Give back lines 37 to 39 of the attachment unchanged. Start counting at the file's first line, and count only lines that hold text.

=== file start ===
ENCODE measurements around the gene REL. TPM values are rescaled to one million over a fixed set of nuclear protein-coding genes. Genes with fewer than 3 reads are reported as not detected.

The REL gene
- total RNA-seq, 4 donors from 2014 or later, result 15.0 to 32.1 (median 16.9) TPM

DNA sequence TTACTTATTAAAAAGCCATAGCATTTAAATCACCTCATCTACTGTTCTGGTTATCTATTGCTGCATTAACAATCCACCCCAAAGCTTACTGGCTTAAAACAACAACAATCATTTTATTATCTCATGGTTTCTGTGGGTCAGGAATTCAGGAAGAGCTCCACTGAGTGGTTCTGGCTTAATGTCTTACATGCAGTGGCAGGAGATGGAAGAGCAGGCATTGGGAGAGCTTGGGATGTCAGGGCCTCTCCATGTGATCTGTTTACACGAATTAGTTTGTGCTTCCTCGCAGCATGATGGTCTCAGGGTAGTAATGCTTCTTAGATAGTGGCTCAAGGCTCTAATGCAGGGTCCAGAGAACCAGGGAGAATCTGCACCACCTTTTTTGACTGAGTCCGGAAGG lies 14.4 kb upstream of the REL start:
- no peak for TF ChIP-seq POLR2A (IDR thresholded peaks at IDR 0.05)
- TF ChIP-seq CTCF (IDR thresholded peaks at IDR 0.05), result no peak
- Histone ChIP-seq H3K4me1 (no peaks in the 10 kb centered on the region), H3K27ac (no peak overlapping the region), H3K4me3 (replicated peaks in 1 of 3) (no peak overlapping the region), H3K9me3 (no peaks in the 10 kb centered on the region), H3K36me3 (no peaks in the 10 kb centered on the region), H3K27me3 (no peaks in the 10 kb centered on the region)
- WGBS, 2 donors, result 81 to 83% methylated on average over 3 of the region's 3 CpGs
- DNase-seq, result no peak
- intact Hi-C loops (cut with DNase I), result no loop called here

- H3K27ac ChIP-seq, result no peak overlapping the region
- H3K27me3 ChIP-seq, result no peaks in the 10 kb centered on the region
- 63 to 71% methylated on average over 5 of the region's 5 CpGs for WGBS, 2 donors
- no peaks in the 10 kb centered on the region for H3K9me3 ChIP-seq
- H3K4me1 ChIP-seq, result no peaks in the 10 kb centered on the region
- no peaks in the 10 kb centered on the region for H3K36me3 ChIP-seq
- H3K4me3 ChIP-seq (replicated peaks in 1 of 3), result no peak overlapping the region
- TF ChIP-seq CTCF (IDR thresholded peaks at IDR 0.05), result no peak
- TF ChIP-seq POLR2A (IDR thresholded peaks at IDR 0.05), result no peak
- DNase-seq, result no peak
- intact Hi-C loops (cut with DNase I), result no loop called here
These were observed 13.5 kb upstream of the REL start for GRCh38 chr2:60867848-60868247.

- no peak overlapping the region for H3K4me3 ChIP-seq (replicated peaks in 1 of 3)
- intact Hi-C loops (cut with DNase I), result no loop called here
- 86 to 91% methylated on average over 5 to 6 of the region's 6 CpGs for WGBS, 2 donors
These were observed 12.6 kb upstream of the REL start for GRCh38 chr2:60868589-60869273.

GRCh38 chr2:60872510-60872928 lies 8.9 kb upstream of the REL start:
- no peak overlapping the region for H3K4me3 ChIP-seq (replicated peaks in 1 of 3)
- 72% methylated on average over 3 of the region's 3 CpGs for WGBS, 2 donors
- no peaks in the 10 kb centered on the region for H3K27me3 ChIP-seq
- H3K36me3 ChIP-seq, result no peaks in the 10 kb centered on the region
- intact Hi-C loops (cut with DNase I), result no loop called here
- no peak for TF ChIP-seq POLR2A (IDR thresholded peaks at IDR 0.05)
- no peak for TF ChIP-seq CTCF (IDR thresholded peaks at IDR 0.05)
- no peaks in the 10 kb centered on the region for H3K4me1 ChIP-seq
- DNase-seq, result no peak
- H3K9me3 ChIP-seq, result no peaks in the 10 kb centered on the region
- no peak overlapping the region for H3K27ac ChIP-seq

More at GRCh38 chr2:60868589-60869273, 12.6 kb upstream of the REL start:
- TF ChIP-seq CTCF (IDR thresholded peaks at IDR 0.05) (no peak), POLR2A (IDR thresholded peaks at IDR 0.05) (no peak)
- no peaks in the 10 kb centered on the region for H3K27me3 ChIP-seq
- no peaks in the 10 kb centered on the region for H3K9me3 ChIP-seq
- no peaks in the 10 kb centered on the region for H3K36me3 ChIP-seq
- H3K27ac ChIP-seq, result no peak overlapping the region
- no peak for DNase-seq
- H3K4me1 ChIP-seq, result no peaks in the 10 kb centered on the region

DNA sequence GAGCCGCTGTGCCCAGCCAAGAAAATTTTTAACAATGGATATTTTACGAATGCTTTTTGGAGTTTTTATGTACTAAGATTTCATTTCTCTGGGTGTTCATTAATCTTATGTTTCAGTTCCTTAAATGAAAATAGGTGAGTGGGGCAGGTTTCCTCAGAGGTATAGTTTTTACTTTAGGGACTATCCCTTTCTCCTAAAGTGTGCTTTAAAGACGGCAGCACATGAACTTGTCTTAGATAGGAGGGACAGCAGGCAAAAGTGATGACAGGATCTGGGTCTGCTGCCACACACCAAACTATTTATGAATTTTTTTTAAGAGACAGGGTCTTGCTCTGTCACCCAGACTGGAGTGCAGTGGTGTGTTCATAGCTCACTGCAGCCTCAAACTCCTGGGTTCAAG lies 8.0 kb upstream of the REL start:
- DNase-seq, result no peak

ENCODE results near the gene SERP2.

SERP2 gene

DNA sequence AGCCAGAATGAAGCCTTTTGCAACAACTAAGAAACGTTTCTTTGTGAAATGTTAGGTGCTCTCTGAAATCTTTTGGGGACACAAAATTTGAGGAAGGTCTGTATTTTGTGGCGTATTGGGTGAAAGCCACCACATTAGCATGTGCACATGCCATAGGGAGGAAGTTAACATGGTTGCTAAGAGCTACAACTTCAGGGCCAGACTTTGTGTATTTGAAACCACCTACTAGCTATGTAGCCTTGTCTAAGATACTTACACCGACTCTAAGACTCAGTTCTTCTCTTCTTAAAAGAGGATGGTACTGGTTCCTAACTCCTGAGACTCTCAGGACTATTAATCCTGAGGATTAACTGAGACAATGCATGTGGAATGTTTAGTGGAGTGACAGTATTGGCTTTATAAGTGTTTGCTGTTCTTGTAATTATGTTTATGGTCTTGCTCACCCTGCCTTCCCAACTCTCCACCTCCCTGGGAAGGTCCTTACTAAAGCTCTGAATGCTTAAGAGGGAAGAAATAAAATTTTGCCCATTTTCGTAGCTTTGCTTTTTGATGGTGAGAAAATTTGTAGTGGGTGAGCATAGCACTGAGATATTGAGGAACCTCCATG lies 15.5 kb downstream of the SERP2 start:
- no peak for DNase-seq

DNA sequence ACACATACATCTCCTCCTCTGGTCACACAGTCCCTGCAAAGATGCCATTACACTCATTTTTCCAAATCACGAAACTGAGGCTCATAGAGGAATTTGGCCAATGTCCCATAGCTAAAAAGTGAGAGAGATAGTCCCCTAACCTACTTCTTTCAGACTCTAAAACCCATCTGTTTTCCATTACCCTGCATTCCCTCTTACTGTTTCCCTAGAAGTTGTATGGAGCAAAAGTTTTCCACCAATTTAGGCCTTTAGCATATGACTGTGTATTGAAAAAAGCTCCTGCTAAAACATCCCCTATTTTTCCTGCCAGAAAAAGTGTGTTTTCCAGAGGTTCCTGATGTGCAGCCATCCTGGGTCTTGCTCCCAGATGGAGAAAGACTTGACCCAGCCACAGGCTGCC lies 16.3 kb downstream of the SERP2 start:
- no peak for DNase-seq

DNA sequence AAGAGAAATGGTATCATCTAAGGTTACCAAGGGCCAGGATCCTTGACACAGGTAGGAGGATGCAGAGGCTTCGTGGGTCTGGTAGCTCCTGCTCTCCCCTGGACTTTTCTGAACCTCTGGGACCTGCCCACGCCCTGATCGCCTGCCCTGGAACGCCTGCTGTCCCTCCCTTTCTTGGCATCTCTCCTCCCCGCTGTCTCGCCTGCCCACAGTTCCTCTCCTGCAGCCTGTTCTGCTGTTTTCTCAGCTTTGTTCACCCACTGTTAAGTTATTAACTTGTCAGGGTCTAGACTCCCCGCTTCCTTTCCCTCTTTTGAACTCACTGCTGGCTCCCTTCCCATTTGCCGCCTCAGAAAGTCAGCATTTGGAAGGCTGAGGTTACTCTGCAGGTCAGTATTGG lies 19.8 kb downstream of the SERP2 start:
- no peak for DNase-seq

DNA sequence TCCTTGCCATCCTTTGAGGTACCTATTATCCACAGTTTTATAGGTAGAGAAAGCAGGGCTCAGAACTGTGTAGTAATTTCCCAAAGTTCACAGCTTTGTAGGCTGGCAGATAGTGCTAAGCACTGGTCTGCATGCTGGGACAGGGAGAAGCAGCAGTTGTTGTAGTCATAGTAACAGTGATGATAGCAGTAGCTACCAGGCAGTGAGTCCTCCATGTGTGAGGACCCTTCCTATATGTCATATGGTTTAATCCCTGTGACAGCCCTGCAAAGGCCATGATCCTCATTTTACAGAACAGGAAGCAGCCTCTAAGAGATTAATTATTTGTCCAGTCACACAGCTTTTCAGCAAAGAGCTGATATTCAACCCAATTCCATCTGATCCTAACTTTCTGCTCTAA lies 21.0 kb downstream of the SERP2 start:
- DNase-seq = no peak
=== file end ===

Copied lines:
- H3K9me3 ChIP-seq, result no peaks in the 10 kb centered on the region
- no peak overlapping the region for H3K27ac ChIP-seq

More at GRCh38 chr2:60868589-60869273, 12.6 kb upstream of the REL start: